On this particular two‑week trip we were, for three nights, camped on an island in Crooked Lake and were returning to it in our canoe, from a visit to Curtain Falls. In the time that we had been away the day had changed. It was now most bewitching, magical. It was warm, too; back into the 900s (f) and so still as to be unbelievable. The world was holding its breath: the stillness and silence were overpowering. The threadbare veil which separates the spiritual from the physical world was being pulled aside. A mackerel sky had now developed and we were travelling into the sun. The sky, reflected perfectly in the water, blended with it. Where sky began and water ended was impossible to see. Looking at the water it appeared to curve up and away from us. We were paddling on the sky. Water and sky had merged to become one. Distance was at once strangely substantial and yet incredibly insubstantial. The air in the distance was a light, translucent blue, giving it an air of solidity, but merging with the sky, the clouds and the reflections to merge with eternity itself. Time and the day itself became one with the sky and the water in an other‑worldly, ethereal quality of unity. We, and our immediate environment, had somehow merged with the Infinite. We and our surroundings were no longer part of this world. Only the shore, its deciduous leafiness richly lit by shafts of sun, gave any indication of the material, and it was too far off to do more than accentuate the blending of timelessness, space, water and light into a different dimension, faintly delineating another world from the other plane in which we now found ourselves. The day had magically blended the spiritual with the physical, and we floated on, immersed in its ethereal beauty, totally enchanted. It is days such as this which bring one back time and again to the wilderness.
Sadly, man, for all his supposed great intelligence, has increasingly shut out such experiences and prefers to call the hell of urbanisation heaven. Increasingly in our materialistic, politically correct, urban world there few left who hear the faint echoes of nature blending with the spiritual as captured by visionary poets. The late Nan Shepherd, for example, heard the echoes and felt the oneness, for in her beautiful poem she wrote :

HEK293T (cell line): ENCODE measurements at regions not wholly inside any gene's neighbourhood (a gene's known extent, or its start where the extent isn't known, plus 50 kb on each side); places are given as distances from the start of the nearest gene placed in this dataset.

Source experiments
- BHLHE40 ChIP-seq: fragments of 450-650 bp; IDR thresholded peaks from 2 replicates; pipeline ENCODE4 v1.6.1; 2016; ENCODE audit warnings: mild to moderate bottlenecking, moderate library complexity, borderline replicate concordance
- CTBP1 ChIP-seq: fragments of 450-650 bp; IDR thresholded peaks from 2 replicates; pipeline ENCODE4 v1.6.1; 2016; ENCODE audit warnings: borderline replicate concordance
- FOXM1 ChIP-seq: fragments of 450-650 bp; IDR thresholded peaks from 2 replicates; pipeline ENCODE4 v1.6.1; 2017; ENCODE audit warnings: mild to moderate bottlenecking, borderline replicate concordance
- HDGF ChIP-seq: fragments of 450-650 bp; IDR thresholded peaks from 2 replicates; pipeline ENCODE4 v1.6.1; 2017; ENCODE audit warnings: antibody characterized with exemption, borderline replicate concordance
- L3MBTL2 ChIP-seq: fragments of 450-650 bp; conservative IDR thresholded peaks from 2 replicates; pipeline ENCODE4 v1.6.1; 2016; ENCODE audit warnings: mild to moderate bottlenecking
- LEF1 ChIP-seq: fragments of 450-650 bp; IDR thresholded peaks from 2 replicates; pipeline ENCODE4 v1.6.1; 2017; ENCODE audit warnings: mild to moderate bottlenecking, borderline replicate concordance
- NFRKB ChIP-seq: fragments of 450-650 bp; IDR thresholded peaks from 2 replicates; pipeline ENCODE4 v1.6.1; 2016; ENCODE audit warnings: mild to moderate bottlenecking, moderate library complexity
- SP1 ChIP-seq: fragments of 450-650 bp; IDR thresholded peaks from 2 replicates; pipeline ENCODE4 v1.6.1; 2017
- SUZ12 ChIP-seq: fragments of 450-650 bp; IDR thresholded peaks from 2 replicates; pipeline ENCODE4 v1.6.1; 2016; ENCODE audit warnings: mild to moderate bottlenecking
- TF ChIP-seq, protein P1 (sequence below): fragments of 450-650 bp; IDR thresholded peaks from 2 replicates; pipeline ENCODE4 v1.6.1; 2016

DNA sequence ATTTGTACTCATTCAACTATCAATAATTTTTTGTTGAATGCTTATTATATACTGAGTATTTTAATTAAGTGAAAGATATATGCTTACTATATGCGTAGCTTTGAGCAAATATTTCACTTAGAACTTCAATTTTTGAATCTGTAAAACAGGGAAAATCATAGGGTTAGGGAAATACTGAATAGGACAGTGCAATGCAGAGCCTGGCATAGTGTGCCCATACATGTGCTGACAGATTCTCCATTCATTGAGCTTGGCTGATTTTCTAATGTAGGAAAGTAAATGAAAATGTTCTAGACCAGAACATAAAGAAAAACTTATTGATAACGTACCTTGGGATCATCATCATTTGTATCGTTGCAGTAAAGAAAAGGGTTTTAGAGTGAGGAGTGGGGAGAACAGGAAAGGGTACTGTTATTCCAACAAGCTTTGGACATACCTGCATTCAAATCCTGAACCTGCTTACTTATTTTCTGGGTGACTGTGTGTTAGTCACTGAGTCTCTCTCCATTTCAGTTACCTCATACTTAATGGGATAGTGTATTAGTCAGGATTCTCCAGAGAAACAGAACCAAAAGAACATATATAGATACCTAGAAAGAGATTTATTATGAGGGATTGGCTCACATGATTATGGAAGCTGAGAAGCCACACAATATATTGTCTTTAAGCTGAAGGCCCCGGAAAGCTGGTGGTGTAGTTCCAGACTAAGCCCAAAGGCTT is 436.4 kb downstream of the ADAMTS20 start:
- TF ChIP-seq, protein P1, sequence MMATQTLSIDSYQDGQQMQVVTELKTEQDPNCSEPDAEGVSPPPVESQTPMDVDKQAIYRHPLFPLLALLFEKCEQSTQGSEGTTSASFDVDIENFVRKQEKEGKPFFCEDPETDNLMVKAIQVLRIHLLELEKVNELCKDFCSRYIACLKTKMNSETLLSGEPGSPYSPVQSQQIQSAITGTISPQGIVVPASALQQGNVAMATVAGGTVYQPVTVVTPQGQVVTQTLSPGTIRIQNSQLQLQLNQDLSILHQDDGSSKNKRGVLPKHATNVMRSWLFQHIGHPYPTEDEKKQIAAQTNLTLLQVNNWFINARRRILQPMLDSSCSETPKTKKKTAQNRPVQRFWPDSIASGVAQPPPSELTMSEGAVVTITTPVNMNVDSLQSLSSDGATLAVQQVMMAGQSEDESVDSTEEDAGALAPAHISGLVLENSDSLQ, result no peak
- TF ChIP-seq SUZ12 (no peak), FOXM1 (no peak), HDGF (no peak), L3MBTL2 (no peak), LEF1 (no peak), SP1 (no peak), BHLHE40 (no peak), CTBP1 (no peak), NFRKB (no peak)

Here on the edge of Europe I stand on the edge of being,
Floating on light, isle after isle takes wing,
Burning blue are the peaks, rock that is older than thought,
And the sea burns blue or is it the air between? –
They merge, they take one another upon them,
I have fallen through time and found the enchanted world,
Where all is beginning. The obstinate rocks
Are a fire of blue, a pulse of power,
a beat In energy, the sea dissolves,
And I too melt, am timeless, a pulse of light.
It had been a blue and silver day, a day hanging in time, but back at our island camp in the late afternoon there was just the slightest whisper of wind from a great distance away. From far away we heard what was nothing more than a whispered vibration, such is the stillness and the silence up there, and we wondered at first what it was. Slowly the sound drew nearer and eventually we realized what it was. The faint murmur of a gentle zephyr which finally reached us. . The reflections went, but suddenly a shaft of light broke through and illuminated the lake and our camp.
The day continued to bewitch us. As the sun set, we walked across the island from our camp to a vantage point from where we could look towards Curtain Falls and the sunset. This was not a lurid, colourful sunset, but one of the most bewitching I have ever seen. The grey and silver clouds were reflected in the water, and the islands were dark against the light. Gradually the sky, the clouds, water and reflections, took on muted colours: shades of grey, violet, dark blue and mauve. Once more there were deep shadows, and suddenly, once more, the material world became insubstantial while the colours and the air became substantial. Again there was a fusing of material and spiritual. It was as if we were looking not at water, islands or even clouds, but into a scene that was totally ethereal. Now, too, there was the most profound sense of mystery in the evening. We were transported to that mysterious ‘Land East of the Sun and West of the Moon, full of fairy lights and mysterious shadows.’ (John Buchan writing in “An African Colony)